My OCs. From left to right: Yule, Vivienne, Finnegan, Desiree and Leander

Characters change as you write them. This is, I think, a natural thing which cannot be avoided. As drafts pan out initial concepts disintegrate and reform in new guises. Sometimes even things as seemingly fixed as names and ages have to be altered to fit new storylines, different settings, and a maturing author’s increasing awareness of realism.

I have been writing the same book since the day before I turned seventeen, and I can tell you from my own experience that five years is enough time for a lot of changes. My five main characters are, for the most part, unrecognisable as the same ones I started out with.

Irrespective of artistic talent (I did an A-Level in Fine Art, but you’d never believe it), there are definite benefits to ‘seeing’ your characters. For one thing, you can make a better judgement on whether they really do look believable. Drawing also offers the opportunity to experiment with new styles and settings in a way that is very time-consuming to write about.

Let’s face it, your characters probably won’t go through their whole story with only one outfit, and how they look at a ball is likely to differ greatly from their battlefield appearance. Even if your characters live out their lives in a series of similar settings, roleplay activities can show us sides of our characters which the stories we are writing do not. My opinion is that seeing characters in different situations, eras, and styles makes them a bit more real in their creator’s mind.

So what do I, who can’t really draw, do?

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It sounds a bit creepy, but I use dolls. More precisely, online doll makers, of which there are a wide selection to be found. Looking past the girly-girl pink and purple web designs, and are, in my opinion, the best in terms of choice, especially for male doll makers.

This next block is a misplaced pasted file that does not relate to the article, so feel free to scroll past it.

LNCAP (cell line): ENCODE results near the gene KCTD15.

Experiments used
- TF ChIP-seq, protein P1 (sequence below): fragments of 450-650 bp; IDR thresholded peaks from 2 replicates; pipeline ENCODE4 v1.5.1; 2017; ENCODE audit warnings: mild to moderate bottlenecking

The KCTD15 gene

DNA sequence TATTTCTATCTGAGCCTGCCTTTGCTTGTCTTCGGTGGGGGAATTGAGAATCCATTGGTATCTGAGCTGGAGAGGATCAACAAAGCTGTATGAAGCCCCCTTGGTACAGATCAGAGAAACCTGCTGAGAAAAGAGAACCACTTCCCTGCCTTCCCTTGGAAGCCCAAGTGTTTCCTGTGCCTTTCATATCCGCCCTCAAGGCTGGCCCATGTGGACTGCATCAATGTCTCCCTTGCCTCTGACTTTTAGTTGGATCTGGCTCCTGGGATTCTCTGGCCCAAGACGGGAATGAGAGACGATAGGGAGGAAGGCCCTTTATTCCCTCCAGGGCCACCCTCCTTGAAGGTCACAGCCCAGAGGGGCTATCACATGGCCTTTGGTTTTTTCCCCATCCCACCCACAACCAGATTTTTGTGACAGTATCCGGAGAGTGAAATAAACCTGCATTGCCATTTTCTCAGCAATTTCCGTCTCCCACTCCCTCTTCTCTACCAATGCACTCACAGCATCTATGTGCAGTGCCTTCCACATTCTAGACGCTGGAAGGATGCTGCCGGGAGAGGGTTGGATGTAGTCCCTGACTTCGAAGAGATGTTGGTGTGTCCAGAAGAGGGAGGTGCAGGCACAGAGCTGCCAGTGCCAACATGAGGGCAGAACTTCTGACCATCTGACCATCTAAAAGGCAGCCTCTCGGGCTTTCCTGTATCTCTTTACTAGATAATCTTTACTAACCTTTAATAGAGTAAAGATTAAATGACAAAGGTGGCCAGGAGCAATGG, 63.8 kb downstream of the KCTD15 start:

There’s an argument to be made that commissioning someone else to draw your characters is a more worthwhile exercise. Not only do you then get to see your characters, but you can also tell whether your articulation of them translates into someone visualising them in the same way. However, I think even the best description is seldom over-specific, and all writings are open to interpretation.

The only way you can really get the pictures from your head out with total accuracy is to create them yourself. Doll makers have their limits, since they are subject to the options provided by the game (lack of body types can be an issue), but using several to create a mood board, is, I think, the most effective way to get a sketchy idea of what your characters really look like, since the middle man has no opinion. The doll maker will let you do as you please, especially if you’re creative enough to fiddle about with the drag n’ drop sections.

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Before I go, I’d just like to say that if you have other visualisation methods, please do let me know – I would be very interested to try them.

And finally, here is a list of the doll makers used to create the images featured in this post:

  • The Lord of the Rings and Hobbit Scene Maker (on both sites)
  • Epic Angel (Azaleas Dolls)
  • Erté Elegance (Doll Divine)
  • Viking Woman (Azaleas Dolls)
  • Game of Thrones Scene Maker (on both sites)
  • Prince Maker (Doll Divine)
  • Nøkken Maker (Doll Divine)
  • Sci-fi Warrior 2 Dress Up (Azaleas Dolls)